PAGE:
Each year, businesses all over the world push to find new ways of reaching new clients, making sales, and increasing revenue. While it appears that some marketing strategies have proven to be more effective than others, one thing is for certain: email will always be a part of any solid business marketing strategy, as it easily correlates to mass mailer marketing and other traditional business outreach methods.
However, because email is such a popular method used by nearly every industry, the positive effects begin to dwindle. Users who subscribe to e-newsletters and email marketing voluntarily will always be there, but those that businesses are attempting to reach for the first time have become numb to the mass mailing stimulus, and have learned to tune it out similar to the decreasing effectiveness of television commercials.
Fortunately, for businesses looking to reach out to new customers, part of the problem is also the ideal solution, and that comes in the form of social networking.
This week on 50 States of Incorporation, we take a look at ‘The Palmetto State,’ South Carolina! Also know as ‘The Rice State’ and ‘The Swamp State,’ South Carolina’s official nickname comes from the state tree, the Sabal Palmetto, which distinguished itself during the revolutionary war. It was a fort made of Palmetto logs that repulsed the British fleet from Sullivan’s Island back in 1776! But South Carolina has a lot more to offer than strategically useful flora. Though it was hit hard by the recession, its strong agricultural heritage, and the state’s friendly attitude towards business, has really boosted its recovery. So what should South Carolinian entrepreneurs know about their state? And what does it take to open up a business and incorporate in South Carolina?
Are there any benefits to running a business in South Carolina?
Plenty! South Carolina is actually one of the most business-friendly states in the USA. Thumbtack gave the state an A- in overall friendliness, and South Carolina has the tenth lowest tax burden of all states. It also makes sense to incorporate in South Carolina as the state boasts a low, 5% flat corporate income tax rate. Of course, South Carolina does all it can to help small businesses within the state. The South Carolinian Secretary of State’s office maintains a Small Business One-Stop Site to help new entrepreneurs find and file for everything they need to get their business up and running, and the Department of Commerce is proud to offer multiple growth incentives to businesses with the state.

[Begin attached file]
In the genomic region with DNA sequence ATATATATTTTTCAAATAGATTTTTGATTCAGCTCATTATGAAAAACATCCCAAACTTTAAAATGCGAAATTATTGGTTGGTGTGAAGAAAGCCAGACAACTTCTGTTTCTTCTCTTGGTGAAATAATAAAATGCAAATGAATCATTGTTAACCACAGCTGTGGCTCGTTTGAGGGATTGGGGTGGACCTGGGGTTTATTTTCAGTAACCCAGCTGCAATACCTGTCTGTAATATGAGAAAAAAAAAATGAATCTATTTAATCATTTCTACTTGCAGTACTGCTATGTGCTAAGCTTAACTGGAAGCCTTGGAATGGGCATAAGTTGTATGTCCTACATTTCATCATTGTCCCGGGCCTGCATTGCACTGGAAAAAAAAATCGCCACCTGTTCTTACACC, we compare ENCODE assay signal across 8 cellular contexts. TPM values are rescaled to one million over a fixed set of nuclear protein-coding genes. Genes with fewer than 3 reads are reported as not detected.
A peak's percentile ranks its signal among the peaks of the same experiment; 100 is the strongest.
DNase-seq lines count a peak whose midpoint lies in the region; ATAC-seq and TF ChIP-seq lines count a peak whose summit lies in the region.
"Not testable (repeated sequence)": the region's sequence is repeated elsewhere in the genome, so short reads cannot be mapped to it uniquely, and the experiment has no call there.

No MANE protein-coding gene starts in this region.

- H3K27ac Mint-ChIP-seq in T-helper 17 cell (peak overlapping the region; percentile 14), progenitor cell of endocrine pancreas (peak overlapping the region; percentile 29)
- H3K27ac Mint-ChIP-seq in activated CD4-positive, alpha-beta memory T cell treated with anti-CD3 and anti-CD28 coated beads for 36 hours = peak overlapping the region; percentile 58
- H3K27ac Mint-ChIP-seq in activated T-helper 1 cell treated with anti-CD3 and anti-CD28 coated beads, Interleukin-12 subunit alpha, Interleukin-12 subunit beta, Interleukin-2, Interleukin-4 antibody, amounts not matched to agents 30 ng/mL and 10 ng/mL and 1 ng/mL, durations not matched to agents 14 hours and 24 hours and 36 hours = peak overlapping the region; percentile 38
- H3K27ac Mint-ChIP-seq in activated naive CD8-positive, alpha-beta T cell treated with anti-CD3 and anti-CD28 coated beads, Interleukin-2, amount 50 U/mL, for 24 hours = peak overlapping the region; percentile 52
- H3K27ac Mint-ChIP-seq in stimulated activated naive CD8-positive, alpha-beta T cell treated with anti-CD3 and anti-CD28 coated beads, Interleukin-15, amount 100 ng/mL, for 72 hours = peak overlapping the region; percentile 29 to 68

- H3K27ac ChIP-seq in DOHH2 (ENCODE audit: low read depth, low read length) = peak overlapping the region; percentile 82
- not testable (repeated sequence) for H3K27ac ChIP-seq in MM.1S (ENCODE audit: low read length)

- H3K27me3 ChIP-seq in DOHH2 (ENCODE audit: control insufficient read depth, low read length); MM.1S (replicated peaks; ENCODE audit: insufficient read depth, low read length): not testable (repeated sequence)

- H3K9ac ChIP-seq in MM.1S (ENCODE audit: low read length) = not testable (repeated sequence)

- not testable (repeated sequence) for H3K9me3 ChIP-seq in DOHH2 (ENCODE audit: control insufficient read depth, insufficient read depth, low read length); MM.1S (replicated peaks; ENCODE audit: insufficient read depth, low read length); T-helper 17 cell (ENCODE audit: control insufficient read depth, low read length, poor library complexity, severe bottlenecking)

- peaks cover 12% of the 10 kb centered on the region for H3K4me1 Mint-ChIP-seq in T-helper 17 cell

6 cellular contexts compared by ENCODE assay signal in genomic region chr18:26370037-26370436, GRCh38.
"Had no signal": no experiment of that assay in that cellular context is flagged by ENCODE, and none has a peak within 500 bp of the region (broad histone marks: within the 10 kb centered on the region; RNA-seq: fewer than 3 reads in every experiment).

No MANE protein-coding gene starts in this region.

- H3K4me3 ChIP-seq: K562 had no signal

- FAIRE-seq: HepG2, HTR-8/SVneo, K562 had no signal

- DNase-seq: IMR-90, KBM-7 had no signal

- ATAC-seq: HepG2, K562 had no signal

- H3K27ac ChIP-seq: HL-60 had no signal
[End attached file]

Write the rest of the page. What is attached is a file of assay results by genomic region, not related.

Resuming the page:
For years, MyCorporation has been honored to help thousands of new entrepreneurs to get their new small business started on the right foot by incorporating or forming an LLC. But business maintenance doesn’t end when the articles of incorporation are filed! There are actually a few more steps to ensuring your new entity is compliant and ready for business. In order to help educate new business owners, and answer one of our most commonly asked questions, we are happy to reveal our new video, “What happens after you incorporate or form an LLC?”
Step 1. Apply for an Employer Identification Number. An EIN is going to be needed if you want to open a business bank account, or if you want to hire employees.
Step 2. File for trademark protection, and begin protecting your brand. You should also buy a domain name and secure social media properties as soon as possible.
Step 3. Look into what business licenses you have to apply for. Licensing varies depending on locality, entity, and industry, so it is a good idea to consult with a professional who can help you figure out exactly what you need.
Step 4. Remember to stay on top of annual maintenance. Most states will require business entities to file an annual report, which will have some basic information on your business like its name, address, registered agent, and industry. You also have to document any changes to the corporation or LLC. If you bring on new owners, or new investors, make sure to make note of it. You should also update your operating agreement or bylaws as new owners and investors will probably want a say in how the company is run.
Step 5. Thinking about expanding outside of your home state? Well, remember that you have to apply for permission to do business in any new state. If you don’t, you could be looking at hefty fines and dissolution of your business in that state. So don’t forget to file to qualify as a foreign entity in any state you plan to expand into.
Have any questions about corporate or LLC maintenance? Need help figuring out what you need to file? Just give MyCorporation a call at 1-877-692-6772 and we will be happy to help you out!
More often than not, employees are a company’s most valuable assets, so it makes sense to invest in the corporate culture that helps them succeed. While vacation days and fringe benefits (health insurance, stock options, employee discounts, et al) are appealing lures, the heart of the employee experience occurs during business hours, as staff members interact with each other.
Good communication is square one for employers seeking to reinforce relationships with workers and it creeps in to every aspect of business operations. In many cases, communication mechanisms fall short on the job, leaving room for most companies to improve their standards and reduce the communication gap with employees.
Credibility and Communication
Credibility is an important area to focus on when it comes to influencing effective communication between employees and their superiors. When executed correctly, communication with workers reinforces trustworthiness for managers and other high-level employees. But if there is a deep communication gap between bosses and staff members, it can ultimately undermine productivity and employee engagement.
The American business landscape is littered with CEOs who, for one reason or another, showed the public, investors and their peers precisely the wrong way to run companies. At the time of their tenure, some of these former industry heads were first touted as business geniuses. Now they’ve become examples of how not to behave if you want to run your own business.
Jonathan Schwartz – Sun Microsystems